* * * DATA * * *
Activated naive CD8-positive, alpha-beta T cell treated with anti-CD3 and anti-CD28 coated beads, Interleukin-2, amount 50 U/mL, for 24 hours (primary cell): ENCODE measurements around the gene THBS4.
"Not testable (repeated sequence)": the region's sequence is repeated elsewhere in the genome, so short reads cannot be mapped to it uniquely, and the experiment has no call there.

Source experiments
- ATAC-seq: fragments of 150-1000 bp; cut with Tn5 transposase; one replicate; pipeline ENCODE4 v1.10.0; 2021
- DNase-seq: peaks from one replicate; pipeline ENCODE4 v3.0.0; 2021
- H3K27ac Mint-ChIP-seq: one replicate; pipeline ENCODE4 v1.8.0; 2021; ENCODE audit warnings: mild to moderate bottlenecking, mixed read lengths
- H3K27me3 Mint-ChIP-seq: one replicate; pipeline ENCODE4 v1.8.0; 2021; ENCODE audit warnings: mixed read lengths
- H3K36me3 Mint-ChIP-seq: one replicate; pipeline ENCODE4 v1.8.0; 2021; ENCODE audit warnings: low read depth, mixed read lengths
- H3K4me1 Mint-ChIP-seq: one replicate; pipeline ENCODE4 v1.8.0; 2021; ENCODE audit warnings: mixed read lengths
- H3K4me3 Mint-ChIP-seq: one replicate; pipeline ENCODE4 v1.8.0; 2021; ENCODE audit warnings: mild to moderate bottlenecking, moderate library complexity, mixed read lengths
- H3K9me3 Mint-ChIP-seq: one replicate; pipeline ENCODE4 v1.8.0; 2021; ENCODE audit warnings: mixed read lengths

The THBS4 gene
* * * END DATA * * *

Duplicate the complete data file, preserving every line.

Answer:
Activated naive CD8-positive, alpha-beta T cell treated with anti-CD3 and anti-CD28 coated beads, Interleukin-2, amount 50 U/mL, for 24 hours (primary cell): ENCODE measurements around the gene THBS4.
"Not testable (repeated sequence)": the region's sequence is repeated elsewhere in the genome, so short reads cannot be mapped to it uniquely, and the experiment has no call there.

Source experiments
- ATAC-seq: fragments of 150-1000 bp; cut with Tn5 transposase; one replicate; pipeline ENCODE4 v1.10.0; 2021
- DNase-seq: peaks from one replicate; pipeline ENCODE4 v3.0.0; 2021
- H3K27ac Mint-ChIP-seq: one replicate; pipeline ENCODE4 v1.8.0; 2021; ENCODE audit warnings: mild to moderate bottlenecking, mixed read lengths
- H3K27me3 Mint-ChIP-seq: one replicate; pipeline ENCODE4 v1.8.0; 2021; ENCODE audit warnings: mixed read lengths
- H3K36me3 Mint-ChIP-seq: one replicate; pipeline ENCODE4 v1.8.0; 2021; ENCODE audit warnings: low read depth, mixed read lengths
- H3K4me1 Mint-ChIP-seq: one replicate; pipeline ENCODE4 v1.8.0; 2021; ENCODE audit warnings: mixed read lengths
- H3K4me3 Mint-ChIP-seq: one replicate; pipeline ENCODE4 v1.8.0; 2021; ENCODE audit warnings: mild to moderate bottlenecking, moderate library complexity, mixed read lengths
- H3K9me3 Mint-ChIP-seq: one replicate; pipeline ENCODE4 v1.8.0; 2021; ENCODE audit warnings: mixed read lengths

The THBS4 gene